Friday, February 21, 2020


That's my dad holding the piece of hardware that made him a Sir. He's been so much on my heart this week. Some years, the anniversary of his death hits me harder than others. He was a brilliant man, a gifted jurist with a powerful work ethic, which was matched only by his devotion to family. His decisions made the most compelling reading. He felt that any non-legal person should be able to read his explanation of the law governing a decision, and grasp its full meaning. And his summaries of the facts of a case read like a story, something about the way he chose and deployed words. He was knighted in 1987 by the Queen of England for his work as Chief Justice of the Eastern Caribbean. He had joined their judiciary in 1979, after his retirement in Jamaica. Because he and my mom moved there, I met my husband in 1983. Daddy was also made a bencher at his old law school, Lincoln's Inn in London, which as I understand it, is akin to being admitted to their hall of fame. I was just looking up Lincoln's Inn so I could tell you its location, and discovered there's a wiki page for my dad, who knew? I've been whispering to him this morning, and also to my mom, these two people with as much life courage, kindness, and integrity as anyone I ever met. I've been asking them to help me finish this book well. I have fifty-five thousand words down; thirty thousand more to go. How blessed I've been in this life. When I really stop to take in how fortunate I am, how lucky I've been, it makes me cry. I've been crying a lot this week. So many feelings flooding through.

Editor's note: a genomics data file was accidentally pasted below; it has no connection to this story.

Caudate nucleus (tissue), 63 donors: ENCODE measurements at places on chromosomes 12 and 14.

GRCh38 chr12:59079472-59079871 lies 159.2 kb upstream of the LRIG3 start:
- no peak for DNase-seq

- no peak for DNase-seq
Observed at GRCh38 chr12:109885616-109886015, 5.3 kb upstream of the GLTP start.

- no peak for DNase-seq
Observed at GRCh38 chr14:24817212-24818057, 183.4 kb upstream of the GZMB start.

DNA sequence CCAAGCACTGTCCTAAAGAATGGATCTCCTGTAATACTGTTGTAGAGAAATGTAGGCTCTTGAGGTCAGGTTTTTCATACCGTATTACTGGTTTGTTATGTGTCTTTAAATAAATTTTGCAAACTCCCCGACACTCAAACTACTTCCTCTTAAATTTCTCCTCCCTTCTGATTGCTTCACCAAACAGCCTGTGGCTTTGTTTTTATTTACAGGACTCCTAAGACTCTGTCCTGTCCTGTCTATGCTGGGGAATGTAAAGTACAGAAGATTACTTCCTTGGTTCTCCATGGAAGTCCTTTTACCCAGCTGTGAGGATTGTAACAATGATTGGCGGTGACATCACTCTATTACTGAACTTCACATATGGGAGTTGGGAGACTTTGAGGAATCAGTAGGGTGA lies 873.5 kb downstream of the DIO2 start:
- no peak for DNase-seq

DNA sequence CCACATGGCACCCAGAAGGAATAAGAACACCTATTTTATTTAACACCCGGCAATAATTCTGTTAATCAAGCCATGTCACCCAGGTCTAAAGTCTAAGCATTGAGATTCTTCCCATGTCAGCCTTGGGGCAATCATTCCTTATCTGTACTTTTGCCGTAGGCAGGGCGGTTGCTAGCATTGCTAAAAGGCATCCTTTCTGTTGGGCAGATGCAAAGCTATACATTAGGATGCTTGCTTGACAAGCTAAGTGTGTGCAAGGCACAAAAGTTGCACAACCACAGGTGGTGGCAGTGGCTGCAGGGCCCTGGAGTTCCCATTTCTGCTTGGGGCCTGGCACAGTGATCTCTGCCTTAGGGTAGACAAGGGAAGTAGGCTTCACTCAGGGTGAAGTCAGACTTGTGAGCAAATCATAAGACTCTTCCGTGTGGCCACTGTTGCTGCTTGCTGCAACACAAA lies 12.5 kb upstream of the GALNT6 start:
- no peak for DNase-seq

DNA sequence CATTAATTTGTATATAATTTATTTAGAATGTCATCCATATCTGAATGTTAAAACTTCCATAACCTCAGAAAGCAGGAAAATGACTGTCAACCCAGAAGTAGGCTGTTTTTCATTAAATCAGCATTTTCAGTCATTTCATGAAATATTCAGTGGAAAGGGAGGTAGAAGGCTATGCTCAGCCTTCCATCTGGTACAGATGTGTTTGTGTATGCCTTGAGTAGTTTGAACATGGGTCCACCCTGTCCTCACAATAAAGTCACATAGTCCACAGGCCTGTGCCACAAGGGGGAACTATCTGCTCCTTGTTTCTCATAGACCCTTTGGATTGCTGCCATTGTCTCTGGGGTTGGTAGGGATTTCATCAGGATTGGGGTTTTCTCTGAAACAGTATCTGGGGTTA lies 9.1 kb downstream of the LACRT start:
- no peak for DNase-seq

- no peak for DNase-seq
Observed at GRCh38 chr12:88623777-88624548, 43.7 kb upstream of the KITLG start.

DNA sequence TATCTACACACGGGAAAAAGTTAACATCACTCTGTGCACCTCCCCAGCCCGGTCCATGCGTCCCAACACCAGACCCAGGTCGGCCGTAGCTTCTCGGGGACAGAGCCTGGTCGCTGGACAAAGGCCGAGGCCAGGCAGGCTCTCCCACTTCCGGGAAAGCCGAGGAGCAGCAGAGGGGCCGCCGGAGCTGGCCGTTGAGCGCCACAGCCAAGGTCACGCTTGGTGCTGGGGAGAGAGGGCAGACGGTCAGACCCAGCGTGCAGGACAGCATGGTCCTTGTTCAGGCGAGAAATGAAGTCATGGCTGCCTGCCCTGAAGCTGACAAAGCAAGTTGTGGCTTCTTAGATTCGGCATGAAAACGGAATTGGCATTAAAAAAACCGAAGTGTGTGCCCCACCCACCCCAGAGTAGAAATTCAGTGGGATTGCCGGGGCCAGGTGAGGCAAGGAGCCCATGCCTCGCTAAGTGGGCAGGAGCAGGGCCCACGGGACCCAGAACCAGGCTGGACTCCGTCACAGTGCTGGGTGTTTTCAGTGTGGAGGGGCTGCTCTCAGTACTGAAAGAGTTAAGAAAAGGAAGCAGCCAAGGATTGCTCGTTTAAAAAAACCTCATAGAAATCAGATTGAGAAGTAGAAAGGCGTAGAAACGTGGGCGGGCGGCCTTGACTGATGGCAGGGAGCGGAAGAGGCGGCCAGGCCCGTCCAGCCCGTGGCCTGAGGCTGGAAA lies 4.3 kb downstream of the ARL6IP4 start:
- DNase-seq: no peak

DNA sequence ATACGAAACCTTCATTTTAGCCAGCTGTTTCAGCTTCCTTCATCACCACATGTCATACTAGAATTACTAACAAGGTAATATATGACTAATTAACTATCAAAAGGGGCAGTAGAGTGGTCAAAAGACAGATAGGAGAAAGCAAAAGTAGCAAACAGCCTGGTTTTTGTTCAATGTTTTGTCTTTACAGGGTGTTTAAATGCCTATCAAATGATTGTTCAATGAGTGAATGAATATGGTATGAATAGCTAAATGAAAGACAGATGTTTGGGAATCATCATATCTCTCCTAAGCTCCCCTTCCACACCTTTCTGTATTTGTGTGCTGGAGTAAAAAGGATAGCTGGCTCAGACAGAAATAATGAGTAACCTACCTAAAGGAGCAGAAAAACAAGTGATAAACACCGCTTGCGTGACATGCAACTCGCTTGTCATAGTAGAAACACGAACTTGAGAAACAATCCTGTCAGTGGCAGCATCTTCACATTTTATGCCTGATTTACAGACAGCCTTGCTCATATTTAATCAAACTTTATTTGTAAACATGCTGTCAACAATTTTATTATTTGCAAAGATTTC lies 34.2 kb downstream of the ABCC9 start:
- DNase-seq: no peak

Wednesday, February 19, 2020


Why do some of us cry only when no one can see us? Do we think we won't be comforted? Are we trying to spare others the discomfort of our tears? What is it? I'm not sad today, even though it is the twenty-fourth anniversary of my dad's death. I miss him always, and I did tear up on waking, but I don't feel broken, I'm mostly just grateful that he was mine. I was just wondering about the crying in secret, is all, and what it says about us humans.

Seen in Freeman's Alley

Friday, February 14, 2020

Love day

I'm off to my spot by the big window in a bookstore cafe, where I will continue pushing hard to meet word count on my current project. It's definitely going better than before, with a couple of the book's most pivotal chapters already in the can.

In the mail last night, I received a box of hard copies of the last book I wrote, which will be published on March 3. It's always more real when you hold that first beautifully bound copy in your hands! And the book's editor at Simon & Schuster put up a lovely post on social media, in which she gave me public credit, even though I was a true ghost on this work, and my name isn't on the cover. I so appreciate her doing this. We pour our whole selves into the writing, we make a faithful work of trying to channel another person's story in a way that will feel true and right to them. So, not gonna lie, it feels good to be acknowledged for that effort. I don't think it's ego, exactly. It's more like desiring a public declaration of a thing you helped make with love.